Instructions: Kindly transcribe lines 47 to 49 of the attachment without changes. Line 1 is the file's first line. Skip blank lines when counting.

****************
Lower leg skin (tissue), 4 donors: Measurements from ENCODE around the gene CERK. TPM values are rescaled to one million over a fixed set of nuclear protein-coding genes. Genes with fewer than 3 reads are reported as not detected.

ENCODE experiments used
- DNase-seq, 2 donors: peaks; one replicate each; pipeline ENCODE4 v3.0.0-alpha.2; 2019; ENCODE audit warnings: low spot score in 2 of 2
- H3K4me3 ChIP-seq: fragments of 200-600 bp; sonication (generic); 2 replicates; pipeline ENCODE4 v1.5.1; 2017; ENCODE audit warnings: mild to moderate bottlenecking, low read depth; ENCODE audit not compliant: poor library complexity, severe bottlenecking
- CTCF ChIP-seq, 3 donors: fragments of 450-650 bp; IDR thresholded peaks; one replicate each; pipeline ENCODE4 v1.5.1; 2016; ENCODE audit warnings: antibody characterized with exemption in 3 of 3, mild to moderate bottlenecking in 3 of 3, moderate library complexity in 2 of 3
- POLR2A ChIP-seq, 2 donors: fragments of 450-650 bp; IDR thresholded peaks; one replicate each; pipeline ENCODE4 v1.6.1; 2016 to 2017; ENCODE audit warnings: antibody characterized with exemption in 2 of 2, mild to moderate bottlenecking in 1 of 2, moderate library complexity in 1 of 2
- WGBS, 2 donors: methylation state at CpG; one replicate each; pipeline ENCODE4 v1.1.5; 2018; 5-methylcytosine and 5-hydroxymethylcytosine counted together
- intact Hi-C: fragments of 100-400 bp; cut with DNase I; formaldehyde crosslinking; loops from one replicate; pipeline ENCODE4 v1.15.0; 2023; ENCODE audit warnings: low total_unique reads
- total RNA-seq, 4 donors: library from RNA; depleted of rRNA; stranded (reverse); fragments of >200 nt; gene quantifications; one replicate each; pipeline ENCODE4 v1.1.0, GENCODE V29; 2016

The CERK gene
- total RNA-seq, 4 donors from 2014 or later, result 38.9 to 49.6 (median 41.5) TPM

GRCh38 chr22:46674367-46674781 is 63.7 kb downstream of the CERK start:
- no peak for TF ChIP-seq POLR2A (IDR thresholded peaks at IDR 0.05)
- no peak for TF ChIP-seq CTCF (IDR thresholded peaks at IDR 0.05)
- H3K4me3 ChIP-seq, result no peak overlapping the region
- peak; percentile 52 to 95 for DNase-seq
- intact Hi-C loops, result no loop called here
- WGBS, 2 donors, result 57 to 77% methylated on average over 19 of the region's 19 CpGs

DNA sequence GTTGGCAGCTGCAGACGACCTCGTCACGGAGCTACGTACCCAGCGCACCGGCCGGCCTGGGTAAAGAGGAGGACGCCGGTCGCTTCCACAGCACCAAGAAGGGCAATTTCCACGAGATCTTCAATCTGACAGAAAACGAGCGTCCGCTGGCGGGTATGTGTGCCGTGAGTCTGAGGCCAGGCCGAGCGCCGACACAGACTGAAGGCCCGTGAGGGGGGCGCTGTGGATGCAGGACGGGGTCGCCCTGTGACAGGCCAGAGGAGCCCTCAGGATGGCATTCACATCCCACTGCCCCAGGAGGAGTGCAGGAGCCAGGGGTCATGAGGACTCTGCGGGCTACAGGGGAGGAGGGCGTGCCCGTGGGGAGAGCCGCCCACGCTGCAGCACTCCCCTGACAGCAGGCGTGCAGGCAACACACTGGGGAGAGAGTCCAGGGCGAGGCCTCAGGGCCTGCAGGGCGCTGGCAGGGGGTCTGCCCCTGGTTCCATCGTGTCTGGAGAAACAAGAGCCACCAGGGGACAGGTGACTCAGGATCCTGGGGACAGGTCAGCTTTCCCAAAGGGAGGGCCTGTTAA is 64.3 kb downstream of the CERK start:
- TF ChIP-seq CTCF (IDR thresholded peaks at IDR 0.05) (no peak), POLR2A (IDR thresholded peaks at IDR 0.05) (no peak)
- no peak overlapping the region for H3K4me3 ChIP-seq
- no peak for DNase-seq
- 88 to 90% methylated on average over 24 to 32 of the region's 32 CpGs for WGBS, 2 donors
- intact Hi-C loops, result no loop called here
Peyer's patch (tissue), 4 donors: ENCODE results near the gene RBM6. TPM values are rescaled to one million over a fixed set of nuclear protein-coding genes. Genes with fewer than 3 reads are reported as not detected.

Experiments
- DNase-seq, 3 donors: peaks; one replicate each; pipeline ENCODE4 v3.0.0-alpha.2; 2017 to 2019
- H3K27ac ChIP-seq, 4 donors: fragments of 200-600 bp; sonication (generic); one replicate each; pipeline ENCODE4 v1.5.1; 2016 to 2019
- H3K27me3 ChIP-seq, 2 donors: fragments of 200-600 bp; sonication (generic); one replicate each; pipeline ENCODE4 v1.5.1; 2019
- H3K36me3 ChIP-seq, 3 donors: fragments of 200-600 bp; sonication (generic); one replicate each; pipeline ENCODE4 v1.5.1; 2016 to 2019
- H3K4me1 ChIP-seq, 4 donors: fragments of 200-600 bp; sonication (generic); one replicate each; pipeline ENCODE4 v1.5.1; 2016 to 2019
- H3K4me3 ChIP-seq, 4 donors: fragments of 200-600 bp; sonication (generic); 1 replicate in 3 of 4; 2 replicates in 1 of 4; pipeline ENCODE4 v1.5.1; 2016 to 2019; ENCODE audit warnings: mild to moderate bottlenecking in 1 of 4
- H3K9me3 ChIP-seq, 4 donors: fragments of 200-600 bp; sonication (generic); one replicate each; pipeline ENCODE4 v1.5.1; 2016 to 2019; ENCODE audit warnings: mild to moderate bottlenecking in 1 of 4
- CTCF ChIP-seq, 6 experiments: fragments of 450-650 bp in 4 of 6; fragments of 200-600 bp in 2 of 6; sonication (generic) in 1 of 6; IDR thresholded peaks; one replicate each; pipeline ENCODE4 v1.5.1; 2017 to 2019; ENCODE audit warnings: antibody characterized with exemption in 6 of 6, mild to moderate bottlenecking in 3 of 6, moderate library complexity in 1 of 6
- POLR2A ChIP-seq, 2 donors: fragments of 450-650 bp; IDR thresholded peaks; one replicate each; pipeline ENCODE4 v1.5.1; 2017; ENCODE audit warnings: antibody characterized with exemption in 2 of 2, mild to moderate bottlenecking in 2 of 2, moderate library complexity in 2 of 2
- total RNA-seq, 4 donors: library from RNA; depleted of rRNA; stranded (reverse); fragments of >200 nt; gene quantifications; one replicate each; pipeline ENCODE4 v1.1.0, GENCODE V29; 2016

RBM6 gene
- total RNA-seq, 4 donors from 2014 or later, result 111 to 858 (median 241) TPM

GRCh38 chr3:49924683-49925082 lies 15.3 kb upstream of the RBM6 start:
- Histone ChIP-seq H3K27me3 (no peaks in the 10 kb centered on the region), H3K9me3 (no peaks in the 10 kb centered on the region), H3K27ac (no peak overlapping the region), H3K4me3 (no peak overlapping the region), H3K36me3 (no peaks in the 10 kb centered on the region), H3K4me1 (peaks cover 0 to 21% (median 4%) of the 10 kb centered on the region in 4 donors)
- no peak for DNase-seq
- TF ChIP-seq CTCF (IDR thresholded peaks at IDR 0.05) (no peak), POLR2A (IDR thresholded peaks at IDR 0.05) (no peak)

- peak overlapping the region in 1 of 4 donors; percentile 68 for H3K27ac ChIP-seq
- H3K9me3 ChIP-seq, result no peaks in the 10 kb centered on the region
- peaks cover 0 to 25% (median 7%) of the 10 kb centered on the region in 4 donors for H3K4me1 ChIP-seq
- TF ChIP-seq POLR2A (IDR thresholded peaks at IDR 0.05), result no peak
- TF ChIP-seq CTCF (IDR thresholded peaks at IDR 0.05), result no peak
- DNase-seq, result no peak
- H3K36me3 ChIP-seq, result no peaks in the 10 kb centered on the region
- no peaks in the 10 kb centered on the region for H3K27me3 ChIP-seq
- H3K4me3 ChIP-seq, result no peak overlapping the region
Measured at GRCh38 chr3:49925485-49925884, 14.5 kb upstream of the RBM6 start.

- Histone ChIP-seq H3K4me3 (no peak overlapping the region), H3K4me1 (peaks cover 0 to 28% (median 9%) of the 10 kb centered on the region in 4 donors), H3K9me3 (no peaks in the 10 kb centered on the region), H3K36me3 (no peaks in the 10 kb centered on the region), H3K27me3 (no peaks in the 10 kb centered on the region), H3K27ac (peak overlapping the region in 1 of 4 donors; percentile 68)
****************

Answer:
- TF ChIP-seq CTCF (IDR thresholded peaks at IDR 0.05), result no peak
- DNase-seq, result no peak
- H3K36me3 ChIP-seq, result no peaks in the 10 kb centered on the region